An international conference War Wounds: Medicine of Trauma and Conflict was conceived by Ashley Atkins and with his colleague Elizabeth Stewart developed the program that was convened by the Australian War Memorial in September 2009 with the support of the Department of Veteran Affairs.
This book contains presentations by the Keynote Speaker Professor Jay Winter, Professor of History at Yale, the co-editors, and those who presented on a wide range of topics covering death and injury in military conflict over the past century.
Acknowledgement is made of the huge medical advances during all these conflicts that has resulted in remarkable decreases in deaths, amputations and enhanced the rehabilitation of survivors. Following a comprehensive introduction by Stewart, the work covers, in chronological order: World Wars, Korea, Vietnam and Afghanistan conflicts; as well as how two severely disabled Vietnam veterans are now coping with their war legacies.
The comprehensive Notes on Contributors give the reader an insight to the diverse approaches in the chapters that follow. The term ’shell shock’ appears in the opening chapter, and then follows accounts of soldiers who resorted to self-inflicted wounds in order to escape the trauma of the Western Front. The impact of gunshot wounds to the head causing permanent disfigurement and the advancements made in their treatment and facial reconstruction (the beginnings of today’s plastic surgery) is comprehensively discussed. Those who enlisted to fight the Great War and returned with physical and mental disabilities were placed back in their home to be cared for by their family. There are scant statistical records of the numbers who were ‘fobbed off’ by the Repatriation Department, and even less information on how their families managed, in many instances well into the 1930s.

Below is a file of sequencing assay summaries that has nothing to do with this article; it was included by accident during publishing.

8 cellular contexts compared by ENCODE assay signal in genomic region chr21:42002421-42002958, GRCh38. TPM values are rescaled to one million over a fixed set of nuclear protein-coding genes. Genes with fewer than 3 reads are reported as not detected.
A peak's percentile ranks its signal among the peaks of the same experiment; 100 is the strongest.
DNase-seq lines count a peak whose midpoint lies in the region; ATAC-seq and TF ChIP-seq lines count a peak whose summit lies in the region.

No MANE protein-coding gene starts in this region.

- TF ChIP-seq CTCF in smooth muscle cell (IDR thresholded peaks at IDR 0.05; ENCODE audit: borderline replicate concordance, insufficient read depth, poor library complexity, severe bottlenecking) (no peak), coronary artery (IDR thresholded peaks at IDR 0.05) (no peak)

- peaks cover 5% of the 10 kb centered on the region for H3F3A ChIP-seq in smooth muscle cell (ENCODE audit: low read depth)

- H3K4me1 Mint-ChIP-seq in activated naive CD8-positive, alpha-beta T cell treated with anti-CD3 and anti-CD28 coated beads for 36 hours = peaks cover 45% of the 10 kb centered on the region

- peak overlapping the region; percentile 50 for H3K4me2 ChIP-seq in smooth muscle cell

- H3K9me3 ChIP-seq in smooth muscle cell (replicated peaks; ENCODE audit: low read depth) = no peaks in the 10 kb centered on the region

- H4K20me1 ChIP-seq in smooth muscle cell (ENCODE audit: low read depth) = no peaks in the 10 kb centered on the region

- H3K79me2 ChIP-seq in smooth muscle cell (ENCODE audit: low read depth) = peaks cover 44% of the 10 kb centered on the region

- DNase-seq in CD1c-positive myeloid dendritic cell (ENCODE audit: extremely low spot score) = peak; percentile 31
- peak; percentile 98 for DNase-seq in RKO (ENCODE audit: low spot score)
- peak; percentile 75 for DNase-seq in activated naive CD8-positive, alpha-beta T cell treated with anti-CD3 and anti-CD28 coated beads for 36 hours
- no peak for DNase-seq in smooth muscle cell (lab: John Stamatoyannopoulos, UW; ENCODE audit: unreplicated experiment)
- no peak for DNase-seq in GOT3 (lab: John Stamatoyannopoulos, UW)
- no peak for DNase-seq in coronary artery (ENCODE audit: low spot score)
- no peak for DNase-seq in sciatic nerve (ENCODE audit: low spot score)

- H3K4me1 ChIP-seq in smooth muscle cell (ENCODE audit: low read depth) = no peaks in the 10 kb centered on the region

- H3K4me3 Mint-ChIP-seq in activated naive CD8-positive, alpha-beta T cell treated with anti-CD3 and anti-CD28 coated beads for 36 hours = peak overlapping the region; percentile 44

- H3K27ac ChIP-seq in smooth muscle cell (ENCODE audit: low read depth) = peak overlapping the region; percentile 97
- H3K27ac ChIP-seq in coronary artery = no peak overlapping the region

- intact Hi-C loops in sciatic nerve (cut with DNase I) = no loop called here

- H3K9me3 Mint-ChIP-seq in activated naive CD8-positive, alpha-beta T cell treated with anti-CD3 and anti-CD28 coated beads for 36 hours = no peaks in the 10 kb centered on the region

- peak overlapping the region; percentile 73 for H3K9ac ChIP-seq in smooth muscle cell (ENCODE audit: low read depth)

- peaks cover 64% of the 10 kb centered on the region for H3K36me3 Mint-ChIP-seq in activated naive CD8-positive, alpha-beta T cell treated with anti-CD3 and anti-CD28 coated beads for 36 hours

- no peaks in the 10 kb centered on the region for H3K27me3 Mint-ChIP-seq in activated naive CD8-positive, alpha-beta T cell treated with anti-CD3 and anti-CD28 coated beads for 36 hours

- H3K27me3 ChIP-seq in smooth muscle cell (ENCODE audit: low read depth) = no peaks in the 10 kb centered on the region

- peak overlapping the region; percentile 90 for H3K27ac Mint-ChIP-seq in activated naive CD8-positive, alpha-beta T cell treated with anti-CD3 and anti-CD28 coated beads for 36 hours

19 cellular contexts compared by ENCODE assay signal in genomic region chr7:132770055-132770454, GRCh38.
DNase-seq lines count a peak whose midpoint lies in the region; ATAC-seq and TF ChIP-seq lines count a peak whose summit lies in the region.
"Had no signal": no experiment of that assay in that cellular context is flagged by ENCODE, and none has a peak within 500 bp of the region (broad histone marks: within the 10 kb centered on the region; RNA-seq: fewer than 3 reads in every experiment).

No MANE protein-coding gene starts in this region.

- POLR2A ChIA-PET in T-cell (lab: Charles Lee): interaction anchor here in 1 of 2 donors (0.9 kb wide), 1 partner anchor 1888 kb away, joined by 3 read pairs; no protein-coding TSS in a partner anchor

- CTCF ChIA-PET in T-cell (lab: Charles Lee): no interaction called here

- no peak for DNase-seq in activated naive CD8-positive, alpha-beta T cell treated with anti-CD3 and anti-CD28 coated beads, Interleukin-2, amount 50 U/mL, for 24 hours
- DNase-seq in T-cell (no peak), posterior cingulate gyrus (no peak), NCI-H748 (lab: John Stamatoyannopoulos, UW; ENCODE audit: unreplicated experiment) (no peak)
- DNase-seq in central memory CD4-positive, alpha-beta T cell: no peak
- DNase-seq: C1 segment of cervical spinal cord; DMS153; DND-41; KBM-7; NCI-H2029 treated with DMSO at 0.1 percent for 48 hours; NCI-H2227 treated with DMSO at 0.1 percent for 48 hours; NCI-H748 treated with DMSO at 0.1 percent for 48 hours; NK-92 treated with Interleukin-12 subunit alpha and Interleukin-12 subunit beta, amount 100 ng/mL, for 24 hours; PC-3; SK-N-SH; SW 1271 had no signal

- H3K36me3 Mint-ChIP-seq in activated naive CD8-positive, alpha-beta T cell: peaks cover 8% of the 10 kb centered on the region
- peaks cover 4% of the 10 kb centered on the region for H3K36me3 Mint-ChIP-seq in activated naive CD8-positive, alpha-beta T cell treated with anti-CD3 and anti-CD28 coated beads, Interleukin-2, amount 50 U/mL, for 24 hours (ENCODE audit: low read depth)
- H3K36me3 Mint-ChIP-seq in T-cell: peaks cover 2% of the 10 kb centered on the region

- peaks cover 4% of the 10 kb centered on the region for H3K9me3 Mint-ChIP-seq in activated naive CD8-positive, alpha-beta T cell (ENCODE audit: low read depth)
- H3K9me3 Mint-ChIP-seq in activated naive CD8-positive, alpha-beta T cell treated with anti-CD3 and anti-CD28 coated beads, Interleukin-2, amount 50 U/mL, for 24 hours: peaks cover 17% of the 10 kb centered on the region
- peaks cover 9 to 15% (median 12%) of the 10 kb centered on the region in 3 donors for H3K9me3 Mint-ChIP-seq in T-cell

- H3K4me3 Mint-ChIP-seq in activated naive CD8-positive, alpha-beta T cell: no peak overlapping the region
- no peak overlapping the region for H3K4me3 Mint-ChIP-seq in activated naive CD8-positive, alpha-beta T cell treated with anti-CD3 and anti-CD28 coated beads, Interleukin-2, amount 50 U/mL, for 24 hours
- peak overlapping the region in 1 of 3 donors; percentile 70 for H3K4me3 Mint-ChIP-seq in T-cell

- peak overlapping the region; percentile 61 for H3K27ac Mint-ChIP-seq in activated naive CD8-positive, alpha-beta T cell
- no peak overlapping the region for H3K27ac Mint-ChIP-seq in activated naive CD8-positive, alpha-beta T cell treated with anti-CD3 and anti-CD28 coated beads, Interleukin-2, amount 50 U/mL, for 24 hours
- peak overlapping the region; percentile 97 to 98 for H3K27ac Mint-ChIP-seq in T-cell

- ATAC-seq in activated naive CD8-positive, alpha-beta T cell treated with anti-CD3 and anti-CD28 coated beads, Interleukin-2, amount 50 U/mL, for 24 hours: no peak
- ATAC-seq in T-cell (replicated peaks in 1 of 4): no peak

The two papers on World War II cover the SS military experiments on concentration- camp prisoners – some having survived into the 21st century; and a disheartening account of the totally unpreparedness of the Allies to cope with the condition of the inhumanely treated inmates who they liberated from the camps in 1945.
The extreme conditions encountered in Korea and the difficulties they threw up in terms of soldiers’ day-to-day existence, and the treatment and evacuation of wounded are well documented by a (then) young Medical Corps doctor. Three aspects of the Vietnam War are covered by four chapters: sexually transmitted infections among Australian soldiers, the operation of surgical teams, and ‘Agent Orange’ from both the veterans’ and historians perspectives.
The final three chapters are personal accounts: by an RMO when 5RARs B Company suffered very heavy casualties in February 1967 in a Vietnam minefield, a military nurse in 2008 Afghanistan, and the incredible inspirational Graham Edwards (former MP, now retired) of life after losing both legs to a M16 mine in Vietnam in 1970.
War Wounds is a work that will interest both medical and military personnel and the general public as well. It is a very easy read, with some fascinating data included among appropriate photographs. The text is well rounded out by the inclusion of comprehensive Notes and a very detailed index.
Reviewed for RUSI by Neville Taylor, February 2016
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